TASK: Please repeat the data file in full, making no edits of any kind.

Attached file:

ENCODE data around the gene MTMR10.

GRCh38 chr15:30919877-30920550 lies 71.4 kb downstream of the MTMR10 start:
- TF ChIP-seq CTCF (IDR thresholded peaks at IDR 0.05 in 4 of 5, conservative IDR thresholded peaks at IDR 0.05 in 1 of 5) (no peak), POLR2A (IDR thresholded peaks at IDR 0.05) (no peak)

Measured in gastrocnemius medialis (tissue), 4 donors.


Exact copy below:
ENCODE data around the gene MTMR10.

GRCh38 chr15:30919877-30920550 lies 71.4 kb downstream of the MTMR10 start:
- TF ChIP-seq CTCF (IDR thresholded peaks at IDR 0.05 in 4 of 5, conservative IDR thresholded peaks at IDR 0.05 in 1 of 5) (no peak), POLR2A (IDR thresholded peaks at IDR 0.05) (no peak)

Measured in gastrocnemius medialis (tissue), 4 donors.